Dying at Home

iStock_000056500374_MediumWhen people choose to leave the hospital near the end of life, do they die more quickly than those who elect to stay?  Rick and I discuss this study on PodMed this week, as published in Cancer, and were both informed and pleased to learn that those who go home live longer in the short term, over days and weeks, than those who remain hospitalized, while those with a life expectancy of a few months live about the same length of time.  Our hope is that this study will relieve the burden of guilt experienced by some family members and loved ones that someone isn't receiving the very best care and may die more quickly at home.

Just over 2000 patients were enrolled in this study, conducted at 58 palliative care practices in Japan. Here's the data: A total of 1607 patients actually died in a hospital, and 462 patients died at home. The survival of patients who died at home was significantly longer than the survival of patients who died in a hospital in the days’ prognosis group (estimated median survival time, 13 days [95% confidence interval (CI), 10.3-15.7 days] vs 9 days [95% CI, 8.0-10.0 days]; P5.006) and in the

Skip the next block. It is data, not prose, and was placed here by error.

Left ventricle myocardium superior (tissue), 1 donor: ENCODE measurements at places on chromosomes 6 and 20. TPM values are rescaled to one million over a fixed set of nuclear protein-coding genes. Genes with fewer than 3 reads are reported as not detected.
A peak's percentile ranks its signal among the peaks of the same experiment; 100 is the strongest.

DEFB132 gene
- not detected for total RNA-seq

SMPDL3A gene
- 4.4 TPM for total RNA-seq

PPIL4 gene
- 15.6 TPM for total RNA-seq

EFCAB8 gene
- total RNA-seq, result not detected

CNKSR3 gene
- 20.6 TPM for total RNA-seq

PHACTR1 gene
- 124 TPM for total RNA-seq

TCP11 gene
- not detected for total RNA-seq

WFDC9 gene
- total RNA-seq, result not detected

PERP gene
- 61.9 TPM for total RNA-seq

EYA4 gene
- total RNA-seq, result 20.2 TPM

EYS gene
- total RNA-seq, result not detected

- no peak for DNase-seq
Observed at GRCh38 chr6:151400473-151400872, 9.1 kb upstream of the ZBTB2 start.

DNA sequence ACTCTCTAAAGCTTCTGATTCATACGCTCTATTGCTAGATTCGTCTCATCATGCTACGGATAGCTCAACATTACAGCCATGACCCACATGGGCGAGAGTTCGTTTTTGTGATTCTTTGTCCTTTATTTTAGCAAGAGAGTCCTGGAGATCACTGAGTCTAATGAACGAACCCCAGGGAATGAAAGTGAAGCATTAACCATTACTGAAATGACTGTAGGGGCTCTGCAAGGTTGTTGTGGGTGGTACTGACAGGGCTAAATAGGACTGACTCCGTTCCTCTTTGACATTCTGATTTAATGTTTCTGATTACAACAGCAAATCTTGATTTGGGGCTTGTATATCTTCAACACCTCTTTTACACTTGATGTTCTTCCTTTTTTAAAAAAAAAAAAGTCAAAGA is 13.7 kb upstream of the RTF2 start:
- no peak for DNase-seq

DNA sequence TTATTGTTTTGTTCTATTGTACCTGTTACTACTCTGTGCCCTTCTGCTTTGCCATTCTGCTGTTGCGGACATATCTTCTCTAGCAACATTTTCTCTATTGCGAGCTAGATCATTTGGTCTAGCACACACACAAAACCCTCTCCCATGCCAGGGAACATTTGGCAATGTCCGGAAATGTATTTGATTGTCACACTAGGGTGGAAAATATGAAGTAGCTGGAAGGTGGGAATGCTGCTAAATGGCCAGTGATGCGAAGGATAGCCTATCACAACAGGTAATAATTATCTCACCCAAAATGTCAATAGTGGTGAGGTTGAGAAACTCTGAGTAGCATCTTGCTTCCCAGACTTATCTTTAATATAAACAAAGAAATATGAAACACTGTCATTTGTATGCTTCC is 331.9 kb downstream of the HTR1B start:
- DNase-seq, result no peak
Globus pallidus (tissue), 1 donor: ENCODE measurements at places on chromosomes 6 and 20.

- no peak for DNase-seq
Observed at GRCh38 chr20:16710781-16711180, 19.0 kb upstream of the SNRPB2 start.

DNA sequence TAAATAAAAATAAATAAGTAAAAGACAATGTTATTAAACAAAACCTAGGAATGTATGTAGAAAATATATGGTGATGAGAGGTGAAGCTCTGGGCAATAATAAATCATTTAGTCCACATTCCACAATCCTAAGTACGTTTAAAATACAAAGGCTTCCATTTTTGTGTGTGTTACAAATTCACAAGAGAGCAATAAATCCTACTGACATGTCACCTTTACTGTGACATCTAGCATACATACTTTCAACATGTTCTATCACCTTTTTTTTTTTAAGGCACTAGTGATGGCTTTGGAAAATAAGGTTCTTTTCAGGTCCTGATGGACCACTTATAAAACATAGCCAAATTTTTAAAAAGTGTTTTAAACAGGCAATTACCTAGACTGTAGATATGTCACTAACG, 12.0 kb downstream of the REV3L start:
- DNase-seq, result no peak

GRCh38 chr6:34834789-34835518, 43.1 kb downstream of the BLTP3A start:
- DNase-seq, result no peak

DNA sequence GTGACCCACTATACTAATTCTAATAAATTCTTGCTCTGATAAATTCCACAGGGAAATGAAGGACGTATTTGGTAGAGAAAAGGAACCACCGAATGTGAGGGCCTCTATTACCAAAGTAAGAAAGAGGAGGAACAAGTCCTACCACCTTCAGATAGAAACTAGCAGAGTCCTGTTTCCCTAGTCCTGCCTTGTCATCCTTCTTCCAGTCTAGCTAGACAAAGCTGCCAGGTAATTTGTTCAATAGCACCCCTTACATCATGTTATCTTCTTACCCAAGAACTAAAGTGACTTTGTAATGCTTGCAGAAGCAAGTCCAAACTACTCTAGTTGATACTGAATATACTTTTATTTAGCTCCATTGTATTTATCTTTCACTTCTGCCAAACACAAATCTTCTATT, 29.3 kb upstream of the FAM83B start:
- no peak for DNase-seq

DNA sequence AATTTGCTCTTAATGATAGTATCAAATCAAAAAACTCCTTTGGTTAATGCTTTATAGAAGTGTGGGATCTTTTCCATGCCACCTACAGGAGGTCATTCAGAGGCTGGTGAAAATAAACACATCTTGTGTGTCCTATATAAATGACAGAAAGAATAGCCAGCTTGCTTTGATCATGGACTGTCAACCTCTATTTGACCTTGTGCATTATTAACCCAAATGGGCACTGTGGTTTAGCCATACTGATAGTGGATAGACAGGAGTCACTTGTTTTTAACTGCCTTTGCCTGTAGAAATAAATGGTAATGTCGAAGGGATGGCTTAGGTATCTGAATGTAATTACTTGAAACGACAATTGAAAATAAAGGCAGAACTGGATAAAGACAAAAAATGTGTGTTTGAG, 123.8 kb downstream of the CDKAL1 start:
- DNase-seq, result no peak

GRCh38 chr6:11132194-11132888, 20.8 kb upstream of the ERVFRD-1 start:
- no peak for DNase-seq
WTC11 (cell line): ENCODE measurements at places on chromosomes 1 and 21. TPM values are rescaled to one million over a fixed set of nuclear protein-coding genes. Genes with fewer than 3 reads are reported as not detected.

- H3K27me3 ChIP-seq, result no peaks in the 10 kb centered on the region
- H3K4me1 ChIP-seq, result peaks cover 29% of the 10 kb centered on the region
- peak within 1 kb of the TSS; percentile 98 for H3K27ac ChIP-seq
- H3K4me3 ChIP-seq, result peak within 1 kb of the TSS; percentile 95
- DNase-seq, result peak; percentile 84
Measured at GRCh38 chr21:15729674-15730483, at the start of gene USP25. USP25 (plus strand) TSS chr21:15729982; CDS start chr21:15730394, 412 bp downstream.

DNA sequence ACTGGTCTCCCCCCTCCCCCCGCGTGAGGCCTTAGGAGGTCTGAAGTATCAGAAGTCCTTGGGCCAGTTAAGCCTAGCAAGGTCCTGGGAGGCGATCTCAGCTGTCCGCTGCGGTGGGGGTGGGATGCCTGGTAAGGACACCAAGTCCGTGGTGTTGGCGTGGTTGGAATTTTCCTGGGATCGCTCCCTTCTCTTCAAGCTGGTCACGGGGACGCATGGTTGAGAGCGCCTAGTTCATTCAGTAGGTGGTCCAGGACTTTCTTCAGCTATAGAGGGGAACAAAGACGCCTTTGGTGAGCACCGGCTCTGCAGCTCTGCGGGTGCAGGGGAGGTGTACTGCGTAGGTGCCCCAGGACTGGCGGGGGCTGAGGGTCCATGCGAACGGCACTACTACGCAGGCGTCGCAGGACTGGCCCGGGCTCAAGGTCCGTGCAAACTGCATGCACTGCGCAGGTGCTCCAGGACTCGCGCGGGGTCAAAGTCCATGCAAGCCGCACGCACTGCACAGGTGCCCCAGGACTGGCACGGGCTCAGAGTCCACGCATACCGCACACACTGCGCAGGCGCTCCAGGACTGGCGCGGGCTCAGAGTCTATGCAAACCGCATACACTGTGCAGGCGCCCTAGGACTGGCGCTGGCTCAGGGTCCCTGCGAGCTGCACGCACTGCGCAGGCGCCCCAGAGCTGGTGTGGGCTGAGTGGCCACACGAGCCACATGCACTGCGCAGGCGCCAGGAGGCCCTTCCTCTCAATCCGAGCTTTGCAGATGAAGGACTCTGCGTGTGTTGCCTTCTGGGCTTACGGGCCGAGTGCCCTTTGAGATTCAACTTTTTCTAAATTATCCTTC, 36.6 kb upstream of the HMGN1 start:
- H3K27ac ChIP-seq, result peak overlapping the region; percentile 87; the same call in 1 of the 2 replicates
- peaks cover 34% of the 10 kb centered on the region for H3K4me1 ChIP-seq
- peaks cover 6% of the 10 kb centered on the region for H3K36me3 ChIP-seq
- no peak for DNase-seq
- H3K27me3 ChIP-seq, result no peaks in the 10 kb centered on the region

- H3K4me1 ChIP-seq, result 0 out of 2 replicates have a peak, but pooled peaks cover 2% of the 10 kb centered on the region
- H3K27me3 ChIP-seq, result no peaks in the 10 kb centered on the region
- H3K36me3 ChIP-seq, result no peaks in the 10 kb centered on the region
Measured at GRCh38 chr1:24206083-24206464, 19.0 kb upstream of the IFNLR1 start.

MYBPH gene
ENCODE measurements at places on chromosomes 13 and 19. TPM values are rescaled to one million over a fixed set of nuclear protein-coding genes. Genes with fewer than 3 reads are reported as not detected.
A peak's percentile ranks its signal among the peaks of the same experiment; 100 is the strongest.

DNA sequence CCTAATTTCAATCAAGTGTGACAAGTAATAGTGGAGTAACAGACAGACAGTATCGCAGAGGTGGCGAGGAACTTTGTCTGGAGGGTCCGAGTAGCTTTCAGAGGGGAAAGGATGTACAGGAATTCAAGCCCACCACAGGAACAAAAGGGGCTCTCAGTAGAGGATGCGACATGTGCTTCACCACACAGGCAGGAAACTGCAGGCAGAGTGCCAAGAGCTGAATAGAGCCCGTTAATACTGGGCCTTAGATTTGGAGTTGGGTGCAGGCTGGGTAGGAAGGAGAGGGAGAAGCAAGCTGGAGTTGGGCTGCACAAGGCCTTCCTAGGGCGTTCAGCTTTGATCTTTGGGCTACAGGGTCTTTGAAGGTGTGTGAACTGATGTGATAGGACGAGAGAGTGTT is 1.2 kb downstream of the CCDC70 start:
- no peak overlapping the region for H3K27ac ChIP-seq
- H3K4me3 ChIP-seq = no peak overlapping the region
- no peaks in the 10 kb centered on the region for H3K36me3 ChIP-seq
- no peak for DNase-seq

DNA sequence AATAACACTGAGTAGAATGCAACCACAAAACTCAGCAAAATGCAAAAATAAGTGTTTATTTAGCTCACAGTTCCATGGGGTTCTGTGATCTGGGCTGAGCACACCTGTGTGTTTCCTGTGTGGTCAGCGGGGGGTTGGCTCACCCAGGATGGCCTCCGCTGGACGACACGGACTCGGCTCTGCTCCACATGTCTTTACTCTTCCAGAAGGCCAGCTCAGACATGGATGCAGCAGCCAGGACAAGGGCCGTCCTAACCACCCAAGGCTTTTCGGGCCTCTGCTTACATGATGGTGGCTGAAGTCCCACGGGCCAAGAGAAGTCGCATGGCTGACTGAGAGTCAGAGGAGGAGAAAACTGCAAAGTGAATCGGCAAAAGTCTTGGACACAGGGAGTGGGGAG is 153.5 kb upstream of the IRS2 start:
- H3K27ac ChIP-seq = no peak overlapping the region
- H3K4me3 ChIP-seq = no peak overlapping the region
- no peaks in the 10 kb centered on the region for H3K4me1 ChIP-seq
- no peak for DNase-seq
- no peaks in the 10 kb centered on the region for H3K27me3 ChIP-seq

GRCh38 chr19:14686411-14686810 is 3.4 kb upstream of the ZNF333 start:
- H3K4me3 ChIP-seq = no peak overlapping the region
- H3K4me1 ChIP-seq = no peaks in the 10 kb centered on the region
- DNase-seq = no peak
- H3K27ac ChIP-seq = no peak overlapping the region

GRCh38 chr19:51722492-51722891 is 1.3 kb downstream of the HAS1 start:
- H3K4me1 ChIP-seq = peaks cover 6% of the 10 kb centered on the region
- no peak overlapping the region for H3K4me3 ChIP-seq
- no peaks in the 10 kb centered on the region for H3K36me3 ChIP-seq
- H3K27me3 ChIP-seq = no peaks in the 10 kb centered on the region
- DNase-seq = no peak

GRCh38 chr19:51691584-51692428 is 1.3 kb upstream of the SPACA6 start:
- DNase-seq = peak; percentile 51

weeks’ prognosis group (36 days [95% CI, 29.9-42.1 days] vs 29 days [95% CI, 26.5-31.5 days]; P5.007) as defined by Prognosis in Palliative Care Study predictor model A. No significant difference was identified in the months’ prognosis group. Since most people identify their preference as dying at home, this study should support both patients and their loved ones in making such a decision.

Other topics this week include cardiac interventions following cardiac assessment prior to surgery in JAMA Internal Medicine, and two from NEJM: HRT timing and Lyme disease and long term antibiotic use.  Until next week, y'all live well.

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